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Chapter 3: The Nitty-Gritty How-To Of Email Segmentation

You understand why segmentation is important (because it delights customers and increases email marketing performance). You also are familiar with some of the most common email segments that marketers use to enhance the relationship with their subscribers.

Now we turn our attention to the nitty-gritty how-to process of actually segmenting your list.

The important thing is that you put a little forethought into why you’re segmenting your list, what you want to accomplish, and how best to accomplish that before you create any tags or sub-categories in your ESP.

Email segmentation can be extremely powerful if you know what you’re doing before you do it, but it can be extremely confusing if you dive head-first without much forethought.

With that in mind, here are the five steps you should follow to build your segmentation strategy.

Step #1: Determine your email segmentation goals.

Why do you want to segment your email list?

We’ve talked about how email segmentation can delight your subscribers, help you engage your audience more consistently, and even convert more skeptics into paying customers.

But still, you need your own specific reason for segmenting your email list.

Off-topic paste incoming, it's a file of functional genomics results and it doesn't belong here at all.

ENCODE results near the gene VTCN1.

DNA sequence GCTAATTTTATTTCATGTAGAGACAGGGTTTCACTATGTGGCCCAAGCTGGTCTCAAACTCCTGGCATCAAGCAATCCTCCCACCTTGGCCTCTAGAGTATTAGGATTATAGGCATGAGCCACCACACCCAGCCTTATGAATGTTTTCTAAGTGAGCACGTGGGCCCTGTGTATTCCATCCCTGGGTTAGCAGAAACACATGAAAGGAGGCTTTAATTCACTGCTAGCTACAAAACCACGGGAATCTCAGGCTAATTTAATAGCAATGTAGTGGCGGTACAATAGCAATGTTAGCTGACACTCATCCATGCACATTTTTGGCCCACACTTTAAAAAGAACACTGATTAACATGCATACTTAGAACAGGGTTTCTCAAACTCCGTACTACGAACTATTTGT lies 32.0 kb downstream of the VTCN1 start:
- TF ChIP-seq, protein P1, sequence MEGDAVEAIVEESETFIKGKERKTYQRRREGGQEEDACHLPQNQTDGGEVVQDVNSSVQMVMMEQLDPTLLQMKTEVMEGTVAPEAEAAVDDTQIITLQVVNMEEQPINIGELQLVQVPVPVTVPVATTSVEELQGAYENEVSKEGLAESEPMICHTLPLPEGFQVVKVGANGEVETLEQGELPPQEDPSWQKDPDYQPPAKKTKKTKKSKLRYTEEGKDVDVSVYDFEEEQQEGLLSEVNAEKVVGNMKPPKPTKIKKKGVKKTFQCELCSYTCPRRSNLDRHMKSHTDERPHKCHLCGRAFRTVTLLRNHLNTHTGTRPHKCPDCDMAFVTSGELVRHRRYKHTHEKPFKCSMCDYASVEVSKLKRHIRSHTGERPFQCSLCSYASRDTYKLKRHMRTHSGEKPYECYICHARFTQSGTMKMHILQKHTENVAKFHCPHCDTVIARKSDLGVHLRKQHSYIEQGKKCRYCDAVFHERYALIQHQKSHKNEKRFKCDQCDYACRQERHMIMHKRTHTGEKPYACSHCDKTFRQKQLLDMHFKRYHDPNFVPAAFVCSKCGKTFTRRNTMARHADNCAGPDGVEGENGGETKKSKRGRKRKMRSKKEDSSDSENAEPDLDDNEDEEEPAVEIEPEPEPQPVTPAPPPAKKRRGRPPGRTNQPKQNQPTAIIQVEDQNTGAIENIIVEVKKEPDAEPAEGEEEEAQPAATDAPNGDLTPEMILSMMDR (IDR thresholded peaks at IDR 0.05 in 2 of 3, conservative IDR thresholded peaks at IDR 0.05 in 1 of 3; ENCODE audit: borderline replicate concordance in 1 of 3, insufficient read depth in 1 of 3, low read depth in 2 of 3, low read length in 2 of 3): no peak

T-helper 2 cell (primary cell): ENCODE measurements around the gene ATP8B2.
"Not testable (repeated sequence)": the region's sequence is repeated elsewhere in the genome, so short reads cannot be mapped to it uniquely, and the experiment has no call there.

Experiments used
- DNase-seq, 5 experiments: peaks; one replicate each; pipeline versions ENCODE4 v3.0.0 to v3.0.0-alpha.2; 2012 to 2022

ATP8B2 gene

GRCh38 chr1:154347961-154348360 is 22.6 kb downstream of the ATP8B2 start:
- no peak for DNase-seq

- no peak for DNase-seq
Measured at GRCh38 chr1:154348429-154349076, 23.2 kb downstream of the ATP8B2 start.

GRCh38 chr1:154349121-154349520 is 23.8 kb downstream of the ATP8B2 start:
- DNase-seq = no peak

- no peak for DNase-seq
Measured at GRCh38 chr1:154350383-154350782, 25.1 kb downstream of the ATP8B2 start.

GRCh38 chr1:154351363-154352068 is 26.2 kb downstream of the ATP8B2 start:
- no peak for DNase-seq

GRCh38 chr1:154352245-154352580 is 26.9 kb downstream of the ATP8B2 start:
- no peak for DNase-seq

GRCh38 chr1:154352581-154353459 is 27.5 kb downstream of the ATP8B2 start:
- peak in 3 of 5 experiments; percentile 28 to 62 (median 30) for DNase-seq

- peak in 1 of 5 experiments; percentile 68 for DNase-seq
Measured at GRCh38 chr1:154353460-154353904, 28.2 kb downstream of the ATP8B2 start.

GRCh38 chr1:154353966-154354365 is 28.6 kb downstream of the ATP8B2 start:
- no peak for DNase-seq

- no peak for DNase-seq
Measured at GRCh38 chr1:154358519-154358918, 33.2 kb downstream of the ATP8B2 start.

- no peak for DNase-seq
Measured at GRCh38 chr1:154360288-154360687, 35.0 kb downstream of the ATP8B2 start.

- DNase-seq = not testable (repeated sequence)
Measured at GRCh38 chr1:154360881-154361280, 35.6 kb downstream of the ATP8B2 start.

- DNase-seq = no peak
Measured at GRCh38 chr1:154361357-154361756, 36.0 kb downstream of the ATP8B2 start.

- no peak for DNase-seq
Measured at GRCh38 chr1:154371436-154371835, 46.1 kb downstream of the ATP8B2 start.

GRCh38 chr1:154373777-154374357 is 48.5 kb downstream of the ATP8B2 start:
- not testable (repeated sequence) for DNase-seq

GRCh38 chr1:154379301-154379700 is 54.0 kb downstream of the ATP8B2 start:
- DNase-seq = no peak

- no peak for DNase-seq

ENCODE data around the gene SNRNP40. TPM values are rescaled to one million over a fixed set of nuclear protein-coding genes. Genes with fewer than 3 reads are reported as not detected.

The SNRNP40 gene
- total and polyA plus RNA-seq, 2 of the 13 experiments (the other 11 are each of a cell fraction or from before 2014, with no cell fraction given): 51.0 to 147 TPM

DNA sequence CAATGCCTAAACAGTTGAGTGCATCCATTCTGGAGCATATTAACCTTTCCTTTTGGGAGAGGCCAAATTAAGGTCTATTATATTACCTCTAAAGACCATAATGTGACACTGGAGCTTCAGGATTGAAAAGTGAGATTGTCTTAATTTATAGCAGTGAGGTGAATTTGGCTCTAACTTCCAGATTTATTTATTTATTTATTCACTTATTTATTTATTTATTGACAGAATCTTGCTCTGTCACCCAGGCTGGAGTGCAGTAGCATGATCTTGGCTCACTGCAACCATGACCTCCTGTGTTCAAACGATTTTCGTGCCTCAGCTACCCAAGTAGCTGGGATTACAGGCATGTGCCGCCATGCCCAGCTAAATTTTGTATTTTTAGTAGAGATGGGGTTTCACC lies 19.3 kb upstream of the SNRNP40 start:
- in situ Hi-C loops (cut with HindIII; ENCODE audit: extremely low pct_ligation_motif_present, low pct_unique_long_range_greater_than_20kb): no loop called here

Do you want to sell more products? Do you want to increase content engagement overall? Do you want to improve a specific metric like click-through rate, deliverability, or bounce rate? Do you simply want to decrease your unsubscribe rate?

Maybe your answer is D) All of the above. And that’s okay. Write down all of the reasons that you want to segment your email list. This is going to help you decide how to segment your list to accomplish your goals.

But you must start with specific goals in mind.

Step #2: Decide what segmentation(s) will help achieve your goals.

Once you know why you want to segment your email list, you can then determine which segments are going to help you achieve your goals.

Start by scanning through Chapter 2 and figuring out which segments will have the biggest impact on what you’re trying to accomplish.

Let’s imagine, for example, that you want to increase your email deliverability rate and decrease your unsubscribe rate. In that case, you would likely want to segment your email list by things like…

  • Number of emails they want to receive per week.
  • Type of content they want to receive.
  • When they want to receive that content.

After all, the more that your emails match each subscriber’s specific preferences, the better your deliverability and unsubscribe rates are going to be.

If you’re trying to increase the number of sales you make per email, though, then you might consider measuring email segments such as…